From the author of Half-Blood Blues. In the early 19th century, Washington Black leaves the Barbados plantation where he was born to be the manservant of Christopher Wilde, a naturalist and abolitionist who gives Wash a life of dignity and meaning, introducing him to flying machines. But when a bounty is placed on Wash’s head following a murder, Wilde travels with Wash across continents to save him.
The story is memorable not only in its voice but also in its evocation of the horrors of slavery; and it is brilliant, too, in its construction of character. Wash and Titch are so alive as to be unforgettable, as is the story of their tangled relationship. This important novel from the author of the superb Half-Blood Blues (2012) belongs in every library.
These events unfold with a Tarantino-esque savagery, our narrator staggering through each awful moment. Yet Edugyan’s prose wraps elegantly over each blow. She has a taste for incessant similes, some of which are memorable, while others reduce rather than increase the immediacy of experiences ... Here, instead, we are looking at the art directly from the point of view of the artist, and although Edugyan tries to give the flavour of the art Black creates, it is almost too exquisite to be imaginable ... As the book develops, its coincidences and denouements appear to suggest something more like myth than realism...The increasingly magical tone is jarring, given the dark realities confronted in the beginning of the book ... I found myself wishing she had spent more time examining the repercussions of such complex realities on the inner lives of her characters, and less time on the mazes of her narrative ... The journey that Edugyan takes us on is fascinating and enjoyable, but rather like the hot air balloon that took Black from Barbados, it sometimes drifts off course.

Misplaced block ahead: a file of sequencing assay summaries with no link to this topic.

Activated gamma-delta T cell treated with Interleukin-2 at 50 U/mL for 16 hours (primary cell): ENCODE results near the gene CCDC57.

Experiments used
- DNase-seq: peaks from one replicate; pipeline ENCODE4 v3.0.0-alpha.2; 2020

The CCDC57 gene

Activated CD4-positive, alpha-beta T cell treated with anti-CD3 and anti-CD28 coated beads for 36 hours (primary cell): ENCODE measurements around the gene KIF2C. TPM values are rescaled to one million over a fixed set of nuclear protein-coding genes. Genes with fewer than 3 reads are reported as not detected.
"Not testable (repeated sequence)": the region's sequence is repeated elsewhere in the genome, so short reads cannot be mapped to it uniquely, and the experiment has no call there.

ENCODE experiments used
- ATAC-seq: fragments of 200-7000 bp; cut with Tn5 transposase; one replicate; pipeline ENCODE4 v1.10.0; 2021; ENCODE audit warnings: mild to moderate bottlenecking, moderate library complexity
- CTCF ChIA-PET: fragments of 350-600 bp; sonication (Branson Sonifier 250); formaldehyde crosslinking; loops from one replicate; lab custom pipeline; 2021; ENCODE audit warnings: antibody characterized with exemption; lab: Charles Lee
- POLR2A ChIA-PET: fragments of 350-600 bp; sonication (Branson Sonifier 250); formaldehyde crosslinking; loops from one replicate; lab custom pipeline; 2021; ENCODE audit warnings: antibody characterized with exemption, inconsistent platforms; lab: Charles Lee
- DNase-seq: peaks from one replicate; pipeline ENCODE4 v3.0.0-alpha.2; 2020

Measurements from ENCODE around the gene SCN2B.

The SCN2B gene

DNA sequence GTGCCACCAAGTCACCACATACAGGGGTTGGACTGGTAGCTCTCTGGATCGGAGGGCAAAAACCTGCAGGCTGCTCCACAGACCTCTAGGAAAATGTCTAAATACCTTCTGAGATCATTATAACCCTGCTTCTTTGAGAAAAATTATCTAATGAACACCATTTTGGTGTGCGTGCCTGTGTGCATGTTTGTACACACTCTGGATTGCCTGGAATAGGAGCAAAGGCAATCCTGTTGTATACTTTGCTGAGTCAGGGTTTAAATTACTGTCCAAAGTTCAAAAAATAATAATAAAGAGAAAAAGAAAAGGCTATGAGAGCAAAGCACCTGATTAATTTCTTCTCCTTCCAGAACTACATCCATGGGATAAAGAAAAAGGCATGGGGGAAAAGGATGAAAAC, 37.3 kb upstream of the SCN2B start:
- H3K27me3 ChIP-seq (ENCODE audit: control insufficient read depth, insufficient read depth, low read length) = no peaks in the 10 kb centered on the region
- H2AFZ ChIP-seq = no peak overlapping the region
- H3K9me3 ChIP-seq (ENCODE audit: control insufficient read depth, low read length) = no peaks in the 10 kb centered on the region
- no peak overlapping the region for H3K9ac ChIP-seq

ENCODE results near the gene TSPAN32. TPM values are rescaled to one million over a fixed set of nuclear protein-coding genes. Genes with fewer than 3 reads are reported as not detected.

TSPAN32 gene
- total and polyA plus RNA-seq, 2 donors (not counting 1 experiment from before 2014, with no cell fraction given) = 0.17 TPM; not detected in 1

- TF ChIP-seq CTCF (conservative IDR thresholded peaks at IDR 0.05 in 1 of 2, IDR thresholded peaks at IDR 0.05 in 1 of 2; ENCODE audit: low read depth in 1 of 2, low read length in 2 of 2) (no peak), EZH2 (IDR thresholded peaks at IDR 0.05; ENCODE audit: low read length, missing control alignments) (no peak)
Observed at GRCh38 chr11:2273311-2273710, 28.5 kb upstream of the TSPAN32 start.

Edugyan displays as much ingenuity and resourcefulness as her main characters in spinning this yarn, and the reader’s expectations are upended almost as often as her hero’s. A thoughtful, boldly imagined ripsnorter that broadens inventive possibilities for the antebellum novel.